After a short descent on single-track, we started the steepest climb of the course. I dropped into the smallest chain ring and settled in. I saw that Billy was halfway up and pulling away, and looking back, Mike was not in sight. As I got halfway up, I saw Mike, and he was charging up the hill. I remained calm and focused. As I got near the top, I heard and saw someone on my left. I jumped out of the saddle and sprinted to the top and jumped into the next descent.

Again, the strategy is to not let anyone get in front on the descents, so I could gain ground. This section, called 7 bridges, was very technical with a couple of good drops, and I nailed it. Once out of that section, it was a two-mile fire road back to the start/finish. There were two short climbs on this road, and I could not help but think that there would be a sprint here on the final lap. I looked back and saw that I had put a huge gap on Mike, but Billy was nowhere to be seen.

I pushed hard on both hills, but I stayed in the saddle. Lap 2 started and I knew that Billy would win, but my focus needed to be on defending second place. As I neared the top, I looked back and saw Mike trying to do to me what I did to him on Lap 1. He was sprinting. I got up and beat him to the single-track.

As I got to a really bad corner, I lost control of my back tire and came off the bike. I screamed, grabbed my bike and ran out of the gravel and jumped back on; somehow Mike didn’t catch me.

I quickly descended the rest of the single-track, and as I started the climb up Fascination, I saw that I had again put a big gap on Mike. This is my kind of race; I owned the descents, I just needed to climb as hard as I have ever climbed. As I traversed Fascination, I thought of all the ski races held on this run, all the hours us parents stood and watched our Far West kids run Giant Slalom and Slalom.

All of that effort that went into ski racing, I just drew upon all of that energy from all of those memories and started pushing harder. They only had 30 seconds to perform, and I had 90 minutes to make my whole season mean something.

Lack of oxygen makes you think of strange stuff!

Once again I saw Mike. He kept gaining on these climbs. I was first to the fire road descent and went even faster this time. The final big climb, I pushed as hard as I could, knowing that this was it.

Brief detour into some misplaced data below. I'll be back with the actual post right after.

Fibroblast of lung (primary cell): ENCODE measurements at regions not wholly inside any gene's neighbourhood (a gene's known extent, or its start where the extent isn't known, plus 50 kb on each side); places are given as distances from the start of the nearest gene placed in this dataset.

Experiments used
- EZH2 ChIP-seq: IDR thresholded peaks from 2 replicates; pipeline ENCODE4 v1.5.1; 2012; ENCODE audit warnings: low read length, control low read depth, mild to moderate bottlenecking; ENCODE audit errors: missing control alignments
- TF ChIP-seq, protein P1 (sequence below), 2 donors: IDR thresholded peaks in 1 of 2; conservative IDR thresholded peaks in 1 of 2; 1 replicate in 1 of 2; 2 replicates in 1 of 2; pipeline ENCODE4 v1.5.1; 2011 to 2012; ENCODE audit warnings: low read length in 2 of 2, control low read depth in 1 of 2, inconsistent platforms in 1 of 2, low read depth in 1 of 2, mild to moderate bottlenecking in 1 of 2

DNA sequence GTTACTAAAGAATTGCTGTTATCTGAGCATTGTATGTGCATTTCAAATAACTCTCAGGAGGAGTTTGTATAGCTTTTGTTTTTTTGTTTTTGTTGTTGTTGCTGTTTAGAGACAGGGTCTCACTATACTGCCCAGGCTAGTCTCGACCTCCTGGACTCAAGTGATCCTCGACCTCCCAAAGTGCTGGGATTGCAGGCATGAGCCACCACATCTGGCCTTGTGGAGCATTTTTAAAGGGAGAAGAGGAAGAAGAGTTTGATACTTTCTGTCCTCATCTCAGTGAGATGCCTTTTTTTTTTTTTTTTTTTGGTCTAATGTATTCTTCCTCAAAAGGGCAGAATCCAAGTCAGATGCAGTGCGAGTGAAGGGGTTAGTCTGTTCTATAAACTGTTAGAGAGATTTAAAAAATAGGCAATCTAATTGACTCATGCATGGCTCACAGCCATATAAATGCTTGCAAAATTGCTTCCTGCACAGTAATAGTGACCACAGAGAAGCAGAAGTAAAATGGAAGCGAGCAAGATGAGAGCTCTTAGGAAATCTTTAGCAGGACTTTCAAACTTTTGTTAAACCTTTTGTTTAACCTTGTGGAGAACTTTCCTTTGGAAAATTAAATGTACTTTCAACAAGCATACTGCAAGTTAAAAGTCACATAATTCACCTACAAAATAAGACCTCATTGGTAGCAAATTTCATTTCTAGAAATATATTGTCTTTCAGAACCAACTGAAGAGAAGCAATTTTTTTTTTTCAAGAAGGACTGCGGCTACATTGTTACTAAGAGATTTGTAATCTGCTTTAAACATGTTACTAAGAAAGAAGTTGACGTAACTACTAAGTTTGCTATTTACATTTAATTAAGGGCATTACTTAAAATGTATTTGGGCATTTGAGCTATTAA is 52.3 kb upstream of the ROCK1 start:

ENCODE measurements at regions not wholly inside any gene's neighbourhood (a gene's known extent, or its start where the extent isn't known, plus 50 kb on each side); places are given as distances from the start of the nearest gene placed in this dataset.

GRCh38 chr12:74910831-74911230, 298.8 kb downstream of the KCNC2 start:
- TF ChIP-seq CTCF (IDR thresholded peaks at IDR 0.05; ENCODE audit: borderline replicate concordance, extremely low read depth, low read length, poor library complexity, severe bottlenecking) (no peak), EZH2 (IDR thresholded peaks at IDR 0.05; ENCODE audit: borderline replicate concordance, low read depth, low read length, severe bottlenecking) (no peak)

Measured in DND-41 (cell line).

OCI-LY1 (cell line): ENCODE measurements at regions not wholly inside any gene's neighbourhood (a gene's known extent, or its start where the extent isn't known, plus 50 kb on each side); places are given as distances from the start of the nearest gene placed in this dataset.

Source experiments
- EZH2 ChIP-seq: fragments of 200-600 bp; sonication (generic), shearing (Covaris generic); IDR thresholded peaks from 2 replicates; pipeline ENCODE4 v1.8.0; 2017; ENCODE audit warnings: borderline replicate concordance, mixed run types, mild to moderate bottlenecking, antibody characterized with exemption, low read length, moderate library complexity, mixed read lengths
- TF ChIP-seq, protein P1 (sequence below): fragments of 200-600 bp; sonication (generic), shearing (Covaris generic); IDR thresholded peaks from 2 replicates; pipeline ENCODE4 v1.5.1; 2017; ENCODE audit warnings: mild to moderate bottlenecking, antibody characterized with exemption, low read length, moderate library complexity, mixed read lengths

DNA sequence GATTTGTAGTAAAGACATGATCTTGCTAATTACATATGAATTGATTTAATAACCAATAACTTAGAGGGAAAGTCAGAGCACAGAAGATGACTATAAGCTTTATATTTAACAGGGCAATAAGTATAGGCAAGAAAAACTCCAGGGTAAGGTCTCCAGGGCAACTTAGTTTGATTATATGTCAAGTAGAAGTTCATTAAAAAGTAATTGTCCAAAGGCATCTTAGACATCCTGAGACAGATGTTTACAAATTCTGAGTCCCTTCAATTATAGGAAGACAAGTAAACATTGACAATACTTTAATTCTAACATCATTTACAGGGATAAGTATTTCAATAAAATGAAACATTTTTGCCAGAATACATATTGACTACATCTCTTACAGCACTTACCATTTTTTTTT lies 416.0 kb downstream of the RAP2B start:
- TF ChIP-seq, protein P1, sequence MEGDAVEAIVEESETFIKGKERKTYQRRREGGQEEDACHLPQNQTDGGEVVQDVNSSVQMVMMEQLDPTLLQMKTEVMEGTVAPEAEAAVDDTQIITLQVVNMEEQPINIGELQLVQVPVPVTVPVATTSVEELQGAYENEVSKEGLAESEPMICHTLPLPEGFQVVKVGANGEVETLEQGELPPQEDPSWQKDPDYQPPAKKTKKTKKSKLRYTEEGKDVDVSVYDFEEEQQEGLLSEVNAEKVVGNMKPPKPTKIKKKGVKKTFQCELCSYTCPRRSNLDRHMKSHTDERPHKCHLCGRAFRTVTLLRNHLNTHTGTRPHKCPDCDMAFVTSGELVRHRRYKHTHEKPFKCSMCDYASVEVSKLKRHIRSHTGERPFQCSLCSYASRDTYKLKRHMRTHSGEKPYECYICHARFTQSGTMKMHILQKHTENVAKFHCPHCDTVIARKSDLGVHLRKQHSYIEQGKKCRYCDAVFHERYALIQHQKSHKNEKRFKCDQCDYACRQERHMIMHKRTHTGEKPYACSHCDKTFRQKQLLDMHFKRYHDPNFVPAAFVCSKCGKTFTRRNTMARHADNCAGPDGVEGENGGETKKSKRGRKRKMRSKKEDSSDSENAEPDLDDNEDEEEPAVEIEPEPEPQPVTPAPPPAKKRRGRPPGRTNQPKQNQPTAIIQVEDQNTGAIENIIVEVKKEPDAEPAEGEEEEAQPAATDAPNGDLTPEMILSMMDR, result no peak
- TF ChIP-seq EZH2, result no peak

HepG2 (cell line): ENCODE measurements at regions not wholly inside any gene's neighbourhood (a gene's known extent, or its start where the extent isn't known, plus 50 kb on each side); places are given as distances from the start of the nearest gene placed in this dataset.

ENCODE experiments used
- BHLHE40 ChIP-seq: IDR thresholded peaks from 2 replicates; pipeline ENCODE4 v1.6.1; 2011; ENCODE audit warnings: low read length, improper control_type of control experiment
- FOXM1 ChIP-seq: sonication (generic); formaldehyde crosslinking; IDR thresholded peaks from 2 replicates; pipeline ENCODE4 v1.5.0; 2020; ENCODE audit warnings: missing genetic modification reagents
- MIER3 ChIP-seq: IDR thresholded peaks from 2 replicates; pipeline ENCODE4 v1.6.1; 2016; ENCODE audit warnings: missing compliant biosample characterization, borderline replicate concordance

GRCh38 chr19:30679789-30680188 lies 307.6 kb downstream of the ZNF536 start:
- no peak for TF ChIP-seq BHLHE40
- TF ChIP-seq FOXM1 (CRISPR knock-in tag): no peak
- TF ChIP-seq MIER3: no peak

I passed a woman walking her bike, it made me want to get off, I was suffering now. I looked back, and Mike was not going away. I knew that whoever got to the top of this climb would control the rest of the race.

Once again the last 100 yards was a mad sprint, and as I got to the top, the race official there commented on my sticker, “Powered by God,” that fueled me down the descent.

I had the best descent ever, and left Mike way behind. As I hit the fire road, I got in my big ring and hammered. Up the first hill, I couldn’t see Mike. Down the other side, up the second hill, a friend was cheering me on, I was yelling, “Is he behind me?” Suddenly I heard my friend yell, “Paul, get going, get out of the saddle. He is right behind you!”

It took everything I had, but I said to myself, “This is the last hill of the season. Don’t hold back an ounce of energy.” And I did just that. We sprinted all the way, but I prevailed, winning second by 6.9 seconds.

Wow, what a finish. There were so many races that I lost by 10 seconds or less. This was sweet. Although I did not win the national title, I had beaten the best of the best minus one.

I hope that I have been able to encourage you through these writings. Achieving goals is not always easy, but to those who persevere, the rewards are great!

* Paul Zarubin, a Tahoe Donner resident, competes in the NORBA national series in the Men’s 50-54 Expert Division. Read about his fourth-place finish at the World Championships here:

https://www.sierrasun.com/apps/pbcs.dll/article?AID=/20040914/SPORTS/40914001

For complete Mammoth Mountain Bike Championship results, visit:

http://www.usacycling.org/results/index.php?permit=2004-1575